Founding Fathers Blog

Jefferson Had “The Wolf by the Ears”

July 19th, 2010

I over heard a comment the other day by someone denigrating the Founding Fathers as just being a bunch of rich, white slaveowners. As I reflected on this unsympathetic comment, I was struck by how misunderstood Thomas Jefferson and his stand on slavery is by the current generation.

In our current politically correct environment, I believe it’s difficult for any of us Americans, hyphenated or not, to understand Jefferson’s predicament.

Jefferson’s feelings regarding slavery are well documented, if misunderstood. Included in his first draft of The Declaration of Independence is a strong chastisement against King George III for bringing slavery to the colonies. Jefferson blamed slavery on the King of England.

This section dealing with slavery was removed from the final draft in order to allow the slave states to accede to its ratification.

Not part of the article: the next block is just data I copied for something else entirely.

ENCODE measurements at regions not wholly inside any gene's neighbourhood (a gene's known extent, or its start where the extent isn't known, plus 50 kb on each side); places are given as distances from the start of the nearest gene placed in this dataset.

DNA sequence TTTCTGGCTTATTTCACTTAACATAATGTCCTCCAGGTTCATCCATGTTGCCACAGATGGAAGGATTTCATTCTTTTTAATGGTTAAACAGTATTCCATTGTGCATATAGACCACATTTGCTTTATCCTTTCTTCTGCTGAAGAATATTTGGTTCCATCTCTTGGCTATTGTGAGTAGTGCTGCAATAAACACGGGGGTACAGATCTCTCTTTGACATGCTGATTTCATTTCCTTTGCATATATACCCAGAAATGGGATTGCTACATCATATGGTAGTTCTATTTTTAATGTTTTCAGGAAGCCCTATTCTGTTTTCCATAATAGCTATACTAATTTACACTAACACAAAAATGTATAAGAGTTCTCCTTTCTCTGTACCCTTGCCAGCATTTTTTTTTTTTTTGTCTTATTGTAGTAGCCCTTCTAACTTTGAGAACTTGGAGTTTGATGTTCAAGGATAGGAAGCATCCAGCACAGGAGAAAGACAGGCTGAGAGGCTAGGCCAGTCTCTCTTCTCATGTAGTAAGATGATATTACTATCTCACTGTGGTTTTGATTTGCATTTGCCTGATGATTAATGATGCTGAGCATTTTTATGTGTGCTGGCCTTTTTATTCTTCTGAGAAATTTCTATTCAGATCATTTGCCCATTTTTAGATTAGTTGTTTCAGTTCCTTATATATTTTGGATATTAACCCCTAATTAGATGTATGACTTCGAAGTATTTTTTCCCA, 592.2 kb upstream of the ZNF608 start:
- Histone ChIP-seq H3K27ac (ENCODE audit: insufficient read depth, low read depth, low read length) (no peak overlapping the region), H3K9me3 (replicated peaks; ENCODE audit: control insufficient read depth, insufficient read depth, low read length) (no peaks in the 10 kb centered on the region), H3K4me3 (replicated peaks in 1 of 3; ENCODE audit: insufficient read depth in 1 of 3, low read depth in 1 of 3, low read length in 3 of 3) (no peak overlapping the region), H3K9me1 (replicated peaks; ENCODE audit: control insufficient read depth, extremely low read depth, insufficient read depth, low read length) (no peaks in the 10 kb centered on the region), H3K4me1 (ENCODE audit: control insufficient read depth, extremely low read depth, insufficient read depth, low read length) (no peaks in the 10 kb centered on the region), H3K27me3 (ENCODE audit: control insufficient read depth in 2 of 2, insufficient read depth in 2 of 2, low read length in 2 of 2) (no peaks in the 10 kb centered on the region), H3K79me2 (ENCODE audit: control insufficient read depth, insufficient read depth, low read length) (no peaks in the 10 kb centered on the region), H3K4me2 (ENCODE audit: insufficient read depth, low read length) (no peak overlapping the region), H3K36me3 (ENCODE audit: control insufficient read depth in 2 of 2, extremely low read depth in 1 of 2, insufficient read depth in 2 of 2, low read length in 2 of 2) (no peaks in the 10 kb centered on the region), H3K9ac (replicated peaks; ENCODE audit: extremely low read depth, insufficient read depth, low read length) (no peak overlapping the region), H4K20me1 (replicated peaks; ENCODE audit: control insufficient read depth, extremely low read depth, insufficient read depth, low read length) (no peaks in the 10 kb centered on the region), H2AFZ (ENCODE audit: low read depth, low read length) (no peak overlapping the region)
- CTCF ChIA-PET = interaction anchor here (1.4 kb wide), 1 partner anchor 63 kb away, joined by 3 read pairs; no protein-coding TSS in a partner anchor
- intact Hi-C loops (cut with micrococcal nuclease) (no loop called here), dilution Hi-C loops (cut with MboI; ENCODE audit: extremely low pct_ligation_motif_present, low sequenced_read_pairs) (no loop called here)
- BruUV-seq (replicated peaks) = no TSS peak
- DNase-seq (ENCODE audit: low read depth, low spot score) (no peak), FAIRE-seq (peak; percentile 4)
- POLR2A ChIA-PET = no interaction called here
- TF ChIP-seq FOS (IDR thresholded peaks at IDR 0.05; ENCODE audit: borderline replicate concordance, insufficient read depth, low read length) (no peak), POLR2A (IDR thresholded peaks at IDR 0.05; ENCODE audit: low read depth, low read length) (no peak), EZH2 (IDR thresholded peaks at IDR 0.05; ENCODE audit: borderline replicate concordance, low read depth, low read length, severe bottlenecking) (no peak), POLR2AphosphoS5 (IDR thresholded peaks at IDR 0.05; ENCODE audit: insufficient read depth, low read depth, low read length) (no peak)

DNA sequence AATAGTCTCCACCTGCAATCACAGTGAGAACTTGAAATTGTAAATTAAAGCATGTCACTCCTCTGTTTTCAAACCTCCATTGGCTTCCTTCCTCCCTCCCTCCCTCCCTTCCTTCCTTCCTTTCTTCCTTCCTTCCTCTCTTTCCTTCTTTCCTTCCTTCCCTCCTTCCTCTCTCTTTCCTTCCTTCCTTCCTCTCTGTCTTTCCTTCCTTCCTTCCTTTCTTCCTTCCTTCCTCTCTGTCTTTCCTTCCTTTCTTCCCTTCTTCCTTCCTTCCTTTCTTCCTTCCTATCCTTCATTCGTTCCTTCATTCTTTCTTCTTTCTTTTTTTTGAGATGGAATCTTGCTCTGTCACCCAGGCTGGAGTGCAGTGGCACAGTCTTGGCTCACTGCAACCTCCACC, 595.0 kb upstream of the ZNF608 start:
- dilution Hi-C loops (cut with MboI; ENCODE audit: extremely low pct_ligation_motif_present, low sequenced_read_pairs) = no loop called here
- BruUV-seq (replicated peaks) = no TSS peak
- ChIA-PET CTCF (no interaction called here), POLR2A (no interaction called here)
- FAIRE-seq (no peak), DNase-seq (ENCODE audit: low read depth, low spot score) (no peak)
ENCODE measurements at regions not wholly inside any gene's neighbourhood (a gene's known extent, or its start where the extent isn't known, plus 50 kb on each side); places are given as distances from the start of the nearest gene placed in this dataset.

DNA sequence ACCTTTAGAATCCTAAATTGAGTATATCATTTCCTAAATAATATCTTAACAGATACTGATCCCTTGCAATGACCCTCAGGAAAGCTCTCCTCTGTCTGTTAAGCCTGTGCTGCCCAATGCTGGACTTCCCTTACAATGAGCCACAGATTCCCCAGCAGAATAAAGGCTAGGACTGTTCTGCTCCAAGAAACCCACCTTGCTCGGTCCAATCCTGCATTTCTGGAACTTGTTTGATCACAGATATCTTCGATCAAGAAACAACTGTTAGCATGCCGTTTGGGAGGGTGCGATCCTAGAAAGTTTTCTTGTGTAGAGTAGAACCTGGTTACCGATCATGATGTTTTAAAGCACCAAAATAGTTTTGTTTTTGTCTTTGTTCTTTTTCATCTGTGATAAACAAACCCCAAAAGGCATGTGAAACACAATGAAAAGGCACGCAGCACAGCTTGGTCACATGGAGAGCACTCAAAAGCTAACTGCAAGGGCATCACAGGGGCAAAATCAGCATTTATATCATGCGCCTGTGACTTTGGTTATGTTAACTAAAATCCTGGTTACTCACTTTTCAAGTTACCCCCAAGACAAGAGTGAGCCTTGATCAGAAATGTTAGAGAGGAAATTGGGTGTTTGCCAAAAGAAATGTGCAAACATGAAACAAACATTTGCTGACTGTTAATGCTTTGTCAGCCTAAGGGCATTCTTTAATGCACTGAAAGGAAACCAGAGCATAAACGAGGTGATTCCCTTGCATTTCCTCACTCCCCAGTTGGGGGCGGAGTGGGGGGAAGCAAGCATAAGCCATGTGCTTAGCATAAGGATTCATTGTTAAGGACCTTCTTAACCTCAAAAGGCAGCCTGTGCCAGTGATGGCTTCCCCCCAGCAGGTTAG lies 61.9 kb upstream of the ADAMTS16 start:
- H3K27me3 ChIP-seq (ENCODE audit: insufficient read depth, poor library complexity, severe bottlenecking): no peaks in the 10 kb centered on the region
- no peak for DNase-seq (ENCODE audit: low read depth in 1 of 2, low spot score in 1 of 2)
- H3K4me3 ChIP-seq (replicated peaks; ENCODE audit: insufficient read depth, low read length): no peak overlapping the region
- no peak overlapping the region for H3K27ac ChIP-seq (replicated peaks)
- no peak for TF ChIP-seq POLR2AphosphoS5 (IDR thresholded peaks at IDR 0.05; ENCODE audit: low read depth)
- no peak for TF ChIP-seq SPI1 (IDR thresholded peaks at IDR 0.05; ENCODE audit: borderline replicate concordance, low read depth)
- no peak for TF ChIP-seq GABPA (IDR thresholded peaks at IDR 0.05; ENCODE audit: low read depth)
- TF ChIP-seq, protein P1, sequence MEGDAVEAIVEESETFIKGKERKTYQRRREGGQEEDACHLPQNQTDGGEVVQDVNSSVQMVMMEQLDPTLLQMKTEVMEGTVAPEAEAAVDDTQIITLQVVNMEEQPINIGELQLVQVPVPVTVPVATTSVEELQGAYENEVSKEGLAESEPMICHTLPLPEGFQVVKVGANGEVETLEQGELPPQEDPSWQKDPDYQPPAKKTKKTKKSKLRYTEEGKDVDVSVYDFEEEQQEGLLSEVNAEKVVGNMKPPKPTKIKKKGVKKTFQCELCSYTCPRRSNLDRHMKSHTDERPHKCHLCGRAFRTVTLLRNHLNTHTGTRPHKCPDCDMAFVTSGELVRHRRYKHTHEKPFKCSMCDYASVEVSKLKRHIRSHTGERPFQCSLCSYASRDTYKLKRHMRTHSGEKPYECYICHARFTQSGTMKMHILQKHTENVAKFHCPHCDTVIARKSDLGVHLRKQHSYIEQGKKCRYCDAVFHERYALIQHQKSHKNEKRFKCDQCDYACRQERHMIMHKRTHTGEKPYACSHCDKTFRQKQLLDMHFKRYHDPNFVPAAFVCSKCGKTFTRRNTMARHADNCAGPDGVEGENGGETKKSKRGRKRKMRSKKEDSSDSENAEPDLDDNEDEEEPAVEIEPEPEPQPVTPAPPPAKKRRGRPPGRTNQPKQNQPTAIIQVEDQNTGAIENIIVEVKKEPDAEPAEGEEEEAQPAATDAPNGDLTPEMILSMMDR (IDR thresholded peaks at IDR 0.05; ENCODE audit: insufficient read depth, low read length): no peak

Jefferson also wrote about slavery in his book “Notes on Virginia.” He concluded his statement of feelings with the following words: “I tremble for my country when I reflect that God is just; that His justice cannot sleep forever.”

In his later years, six years before his death he decried his situation as a slave holder. His words seem strangely prophetic: “We have the wolf by the ears: and we can neither hold him, nor safely let him go. Justice is in one scale, and self-preservation in the other.”

Some slaves were granted their freedom while Jefferson was alive with disastrous results. Withoug adequate education and preparation a slave’s freedom often resulted in reliance on alcohol, homeless conditions and even suicide.

It would take a war between the States to put an end to the life of this wolf. To Jefferson’s credit he at least tried to cage this wolf during his lifetime.

“What is a Wise and Frugal Government, Thomas Jefferson?”

April 15th, 2010

On this tax day, April 15, 2010, I think it is interesting to note what our Third U.S. President said in his inaugural speech, in 1801.

“A wise and frugal government, which shall restrain men from injuring one another, which shall leave them otherwise free to regulate their own pursuits of industry and improvement, and shall not take from the mouth of labor the bread it has earned–this is the sum of good government.”